Example: concave mirror, real image

The image, in general, has not the same size of the object.  We define the magnification M as the ratio of the height of the image hi to the height of the object ho.  We have from geometry

M = hi/ho= -xi/xo

If the magnification is negative, the image is inverted.

Here are some things that always go together for curved mirrors.

 Real image <--> inverted image <--> xi is positive <--> M is negative Virtual image <--> upright image <--> xi is negative <--> M is positive

Convex mirrors form only virtual images.
Concave mirrors form real images, if xo > f and virtual images if xo < f.  The type of image formed depends on the position of the object.

Example: concave mirror, virtual image

Problem:

A concave mirror has a radius of curvature of 20 cm.  Find the location of the image for object distances (a) 40cm, (b) 20cm, (d) 10cm.
For each case state whether the image is real or virtual, and upright or inverted.  Find the magnification for each case.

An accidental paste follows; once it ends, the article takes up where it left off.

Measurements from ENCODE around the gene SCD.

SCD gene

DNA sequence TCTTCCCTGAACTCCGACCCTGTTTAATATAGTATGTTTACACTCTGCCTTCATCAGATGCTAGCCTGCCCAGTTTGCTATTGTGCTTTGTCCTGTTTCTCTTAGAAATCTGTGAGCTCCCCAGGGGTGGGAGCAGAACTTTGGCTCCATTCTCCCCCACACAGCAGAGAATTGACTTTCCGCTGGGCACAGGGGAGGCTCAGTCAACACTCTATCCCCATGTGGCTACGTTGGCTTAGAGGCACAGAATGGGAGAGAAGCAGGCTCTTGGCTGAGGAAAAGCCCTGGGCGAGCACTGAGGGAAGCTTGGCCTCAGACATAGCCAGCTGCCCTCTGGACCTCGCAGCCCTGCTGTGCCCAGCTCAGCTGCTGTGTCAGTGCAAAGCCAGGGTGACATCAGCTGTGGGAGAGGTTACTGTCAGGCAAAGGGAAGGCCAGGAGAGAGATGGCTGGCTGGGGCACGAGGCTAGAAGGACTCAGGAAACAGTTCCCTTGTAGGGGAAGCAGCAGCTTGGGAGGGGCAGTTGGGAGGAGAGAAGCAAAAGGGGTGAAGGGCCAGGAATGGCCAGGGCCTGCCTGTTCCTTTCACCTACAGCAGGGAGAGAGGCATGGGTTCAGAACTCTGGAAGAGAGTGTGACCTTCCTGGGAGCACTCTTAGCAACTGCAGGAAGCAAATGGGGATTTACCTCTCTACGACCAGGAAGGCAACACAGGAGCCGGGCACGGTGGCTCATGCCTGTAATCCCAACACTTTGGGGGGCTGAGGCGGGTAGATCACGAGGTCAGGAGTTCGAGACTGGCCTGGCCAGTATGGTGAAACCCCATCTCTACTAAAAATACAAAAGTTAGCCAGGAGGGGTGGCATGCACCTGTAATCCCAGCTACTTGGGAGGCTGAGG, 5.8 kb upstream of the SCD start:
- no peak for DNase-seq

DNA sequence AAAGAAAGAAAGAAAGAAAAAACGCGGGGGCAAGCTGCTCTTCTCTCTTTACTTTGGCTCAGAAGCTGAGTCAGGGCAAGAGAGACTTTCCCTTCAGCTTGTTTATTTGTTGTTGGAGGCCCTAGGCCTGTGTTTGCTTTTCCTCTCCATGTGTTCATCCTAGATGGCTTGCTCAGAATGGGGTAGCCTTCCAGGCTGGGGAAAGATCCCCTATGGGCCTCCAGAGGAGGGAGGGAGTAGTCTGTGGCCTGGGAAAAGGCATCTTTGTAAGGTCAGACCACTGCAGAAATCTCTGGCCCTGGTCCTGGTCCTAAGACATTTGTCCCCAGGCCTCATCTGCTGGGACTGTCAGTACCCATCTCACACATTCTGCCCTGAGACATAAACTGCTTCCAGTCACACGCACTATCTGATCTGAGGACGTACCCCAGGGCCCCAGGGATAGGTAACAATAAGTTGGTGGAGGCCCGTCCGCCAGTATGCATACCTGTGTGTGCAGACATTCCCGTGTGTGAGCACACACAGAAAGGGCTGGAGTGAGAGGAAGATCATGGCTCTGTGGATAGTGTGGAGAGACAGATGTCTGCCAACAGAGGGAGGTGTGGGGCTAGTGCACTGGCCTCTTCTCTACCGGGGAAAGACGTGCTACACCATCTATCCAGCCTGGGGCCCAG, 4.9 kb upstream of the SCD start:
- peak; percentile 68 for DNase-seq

Solution:
Mirror equation: 1/xo + 1/xi = 1/f
For a concave mirror f is positive.  f = R/2.  For this mirror f=10 cm.
 (a) 1/10 - 1/40 = 1/xi.  3/40 = 1/xi.  xi = 13.33 cm.  The image is real. M = -xi/xo = -1/3.  The image is inverted. (b) 1/10 - 1/20 = 1/xi.  1/20 = 1/xi.  xi = 20 cm.  The image is real. M = -xi/xo = -1.  The image is inverted. (c) 1/10 - 1/10 = 1/xi.  0 = 1/xi.  There is no finite image distance.  All rays from the object are parallel after reflection.

Example: convex mirror, virtual image

Problem:

A object 2 cm in height is placed 3 cm in front of a concave mirror.  If the image is 5 cm in height and virtual, what is the focal length of the mirror?

 Solution: M = -xi/xo = 5/2. xo = 3 cm, therefore xi = -7.5 cm. 1/xo + 1/x i= 1/f.  1/3 - 1/7.5 = 1/f.  f = 5 cm.

Problem: